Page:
The beginning of the year is a promising time to start afresh. A clean slate. A hopeful perspective on 365 opportunities to make ourselves better.
If each month had a word, January's would be resolutions.
Per Google, the first two definitions of "resolution" are:
( 1 ) "A firm decision to do or not to do something."
( 2 ) "The action of solving a problem, dispute, or contentious matter."
Though at first look, it might seem that only the first definition applies to our own personal resolutions, upon further contemplation, we'll realize that the second is as relevant with regard to our intentions.
Both go hand in hand in the transformation we seek. We promise (1) to do particular tasks in order to (2) fix a certain problem or improve an area of shortcoming.
I made a long list of resolutions for myself and I find that it's easier to manage and live up to when I divide it into sections.
One area of this list, of course, is my photography.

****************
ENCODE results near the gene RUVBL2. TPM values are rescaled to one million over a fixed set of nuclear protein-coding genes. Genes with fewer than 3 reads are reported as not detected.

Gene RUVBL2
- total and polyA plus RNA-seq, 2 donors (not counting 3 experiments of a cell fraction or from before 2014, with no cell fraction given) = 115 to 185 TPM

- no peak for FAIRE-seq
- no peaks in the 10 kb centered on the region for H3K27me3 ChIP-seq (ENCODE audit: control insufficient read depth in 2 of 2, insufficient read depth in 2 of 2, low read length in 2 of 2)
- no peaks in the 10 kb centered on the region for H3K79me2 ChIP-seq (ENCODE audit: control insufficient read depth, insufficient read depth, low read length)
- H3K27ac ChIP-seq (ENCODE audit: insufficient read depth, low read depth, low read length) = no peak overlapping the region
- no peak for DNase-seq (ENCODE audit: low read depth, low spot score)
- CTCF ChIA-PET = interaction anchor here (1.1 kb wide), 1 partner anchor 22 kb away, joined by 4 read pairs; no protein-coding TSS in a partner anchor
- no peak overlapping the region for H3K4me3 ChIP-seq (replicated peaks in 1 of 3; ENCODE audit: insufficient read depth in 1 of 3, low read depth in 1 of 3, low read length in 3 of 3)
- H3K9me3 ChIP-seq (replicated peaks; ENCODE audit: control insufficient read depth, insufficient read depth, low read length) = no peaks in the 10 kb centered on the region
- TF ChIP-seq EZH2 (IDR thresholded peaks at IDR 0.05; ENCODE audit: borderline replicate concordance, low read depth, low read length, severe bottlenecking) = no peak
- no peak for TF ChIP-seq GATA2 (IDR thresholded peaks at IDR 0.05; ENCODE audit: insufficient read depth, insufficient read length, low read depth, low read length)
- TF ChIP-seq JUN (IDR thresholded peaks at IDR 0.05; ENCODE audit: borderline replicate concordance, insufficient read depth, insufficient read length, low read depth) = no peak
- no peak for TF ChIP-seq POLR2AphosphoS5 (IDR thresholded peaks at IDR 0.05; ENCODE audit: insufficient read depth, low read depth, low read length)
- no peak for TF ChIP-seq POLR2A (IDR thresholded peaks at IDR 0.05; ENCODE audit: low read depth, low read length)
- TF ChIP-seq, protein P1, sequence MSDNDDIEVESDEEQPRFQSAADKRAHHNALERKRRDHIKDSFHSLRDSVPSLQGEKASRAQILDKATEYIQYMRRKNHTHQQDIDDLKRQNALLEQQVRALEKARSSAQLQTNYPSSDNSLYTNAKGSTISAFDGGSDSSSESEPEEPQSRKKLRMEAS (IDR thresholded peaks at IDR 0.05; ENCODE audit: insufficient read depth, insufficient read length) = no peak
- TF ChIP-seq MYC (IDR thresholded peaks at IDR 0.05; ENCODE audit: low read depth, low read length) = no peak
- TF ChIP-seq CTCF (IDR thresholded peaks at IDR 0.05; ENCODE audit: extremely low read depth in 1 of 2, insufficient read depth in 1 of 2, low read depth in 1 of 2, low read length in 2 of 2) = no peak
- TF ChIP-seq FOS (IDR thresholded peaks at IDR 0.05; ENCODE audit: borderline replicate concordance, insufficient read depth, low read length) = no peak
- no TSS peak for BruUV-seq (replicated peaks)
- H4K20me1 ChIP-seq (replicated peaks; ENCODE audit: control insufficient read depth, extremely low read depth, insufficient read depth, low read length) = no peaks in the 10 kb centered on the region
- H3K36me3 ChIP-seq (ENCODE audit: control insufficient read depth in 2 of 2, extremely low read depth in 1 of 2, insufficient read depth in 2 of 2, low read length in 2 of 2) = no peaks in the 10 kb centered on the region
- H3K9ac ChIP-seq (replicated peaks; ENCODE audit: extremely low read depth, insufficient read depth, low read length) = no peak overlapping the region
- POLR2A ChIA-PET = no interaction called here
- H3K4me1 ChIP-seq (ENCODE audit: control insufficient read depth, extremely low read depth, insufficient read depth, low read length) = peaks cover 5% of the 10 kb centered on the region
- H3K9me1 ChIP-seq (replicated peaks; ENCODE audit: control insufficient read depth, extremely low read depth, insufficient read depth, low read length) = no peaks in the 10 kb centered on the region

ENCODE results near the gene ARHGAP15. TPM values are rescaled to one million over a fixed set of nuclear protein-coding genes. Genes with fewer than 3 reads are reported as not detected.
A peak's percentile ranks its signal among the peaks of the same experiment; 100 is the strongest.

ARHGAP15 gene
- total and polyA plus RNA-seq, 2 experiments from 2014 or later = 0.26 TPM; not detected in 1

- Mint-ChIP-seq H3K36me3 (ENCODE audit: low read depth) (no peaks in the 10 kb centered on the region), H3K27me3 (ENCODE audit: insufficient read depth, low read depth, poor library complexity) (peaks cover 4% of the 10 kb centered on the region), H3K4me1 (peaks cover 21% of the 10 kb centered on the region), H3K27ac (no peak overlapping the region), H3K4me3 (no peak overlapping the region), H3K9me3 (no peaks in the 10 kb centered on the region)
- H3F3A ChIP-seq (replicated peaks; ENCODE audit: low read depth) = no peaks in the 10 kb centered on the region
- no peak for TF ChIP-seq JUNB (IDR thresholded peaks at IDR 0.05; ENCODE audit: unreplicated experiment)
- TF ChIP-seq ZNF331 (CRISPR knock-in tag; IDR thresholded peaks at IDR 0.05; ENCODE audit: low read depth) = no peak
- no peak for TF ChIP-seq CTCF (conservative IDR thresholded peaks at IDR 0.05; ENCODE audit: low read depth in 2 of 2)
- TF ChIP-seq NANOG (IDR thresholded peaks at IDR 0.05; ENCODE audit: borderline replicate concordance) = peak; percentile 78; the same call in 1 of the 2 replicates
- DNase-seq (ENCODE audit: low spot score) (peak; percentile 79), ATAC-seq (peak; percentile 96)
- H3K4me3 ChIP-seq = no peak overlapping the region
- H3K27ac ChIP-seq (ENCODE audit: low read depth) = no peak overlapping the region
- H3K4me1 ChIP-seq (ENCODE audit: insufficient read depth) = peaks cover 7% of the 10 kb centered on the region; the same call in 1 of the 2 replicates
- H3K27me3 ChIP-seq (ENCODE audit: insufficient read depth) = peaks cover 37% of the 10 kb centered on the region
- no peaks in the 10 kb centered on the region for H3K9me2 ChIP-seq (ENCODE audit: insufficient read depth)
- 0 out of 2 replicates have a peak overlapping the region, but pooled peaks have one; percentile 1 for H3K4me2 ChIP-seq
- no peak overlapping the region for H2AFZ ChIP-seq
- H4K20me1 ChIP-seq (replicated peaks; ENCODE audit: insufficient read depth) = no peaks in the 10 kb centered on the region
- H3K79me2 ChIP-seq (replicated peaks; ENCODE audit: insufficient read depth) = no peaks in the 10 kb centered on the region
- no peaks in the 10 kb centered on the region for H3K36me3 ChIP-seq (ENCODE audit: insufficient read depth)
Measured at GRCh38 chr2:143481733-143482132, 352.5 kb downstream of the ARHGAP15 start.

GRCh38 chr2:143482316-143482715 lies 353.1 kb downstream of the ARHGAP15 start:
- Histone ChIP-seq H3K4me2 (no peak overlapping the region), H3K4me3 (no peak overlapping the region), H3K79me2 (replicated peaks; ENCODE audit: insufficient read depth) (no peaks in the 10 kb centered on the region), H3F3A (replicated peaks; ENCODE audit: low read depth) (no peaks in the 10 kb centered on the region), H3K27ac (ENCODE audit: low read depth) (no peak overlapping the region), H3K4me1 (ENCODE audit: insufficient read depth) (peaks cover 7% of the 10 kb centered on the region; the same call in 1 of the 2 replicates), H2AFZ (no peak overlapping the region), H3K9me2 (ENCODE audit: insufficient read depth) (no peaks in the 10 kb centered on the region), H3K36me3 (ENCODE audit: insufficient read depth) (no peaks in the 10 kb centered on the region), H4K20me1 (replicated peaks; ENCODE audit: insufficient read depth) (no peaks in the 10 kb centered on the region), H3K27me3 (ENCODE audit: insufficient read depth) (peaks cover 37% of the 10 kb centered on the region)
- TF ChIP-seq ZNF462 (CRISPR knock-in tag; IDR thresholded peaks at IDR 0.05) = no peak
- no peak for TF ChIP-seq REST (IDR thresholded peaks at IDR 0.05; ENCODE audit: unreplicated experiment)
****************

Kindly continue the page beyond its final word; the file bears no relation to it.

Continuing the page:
It's quite common, in any endeavor, to reach a certain plataeu and that's what I'm trying to steer clear of, at the very least.
1. Learn something new about my camera each week.
I never went to school nor had any formal education with regard to photography. I learned as I went. I had a visual trial and error journey, meaning, if it looked good in my eyes, then it's good. If didn't, it's not. Simple. I didn't bother with technicalities and rules and I think, overall, I was better off without it.
BUT, I do want to learn a bit more about my camera and editing, if only to find ways to become more efficient in creating beautiful photos. There must be a better, if not quicker, way to come up with gorgeous crisp images.
So each week, I try to learn something new with my primary bread and butter, my camera.
2. Execute new angles/shots/poses.
This applies mainly, though not solely, for my San Francisco City Hall weddings. I do many of them and so often, I noticed I had started to follow a certain routine when I'm there. Go here, pose this way. Stand over there, look that way. I looked at photos from different weddings and each set looked very similar. It's good to have and be known for your own style but I don't want to be like a photo service factory chugging out the same thing.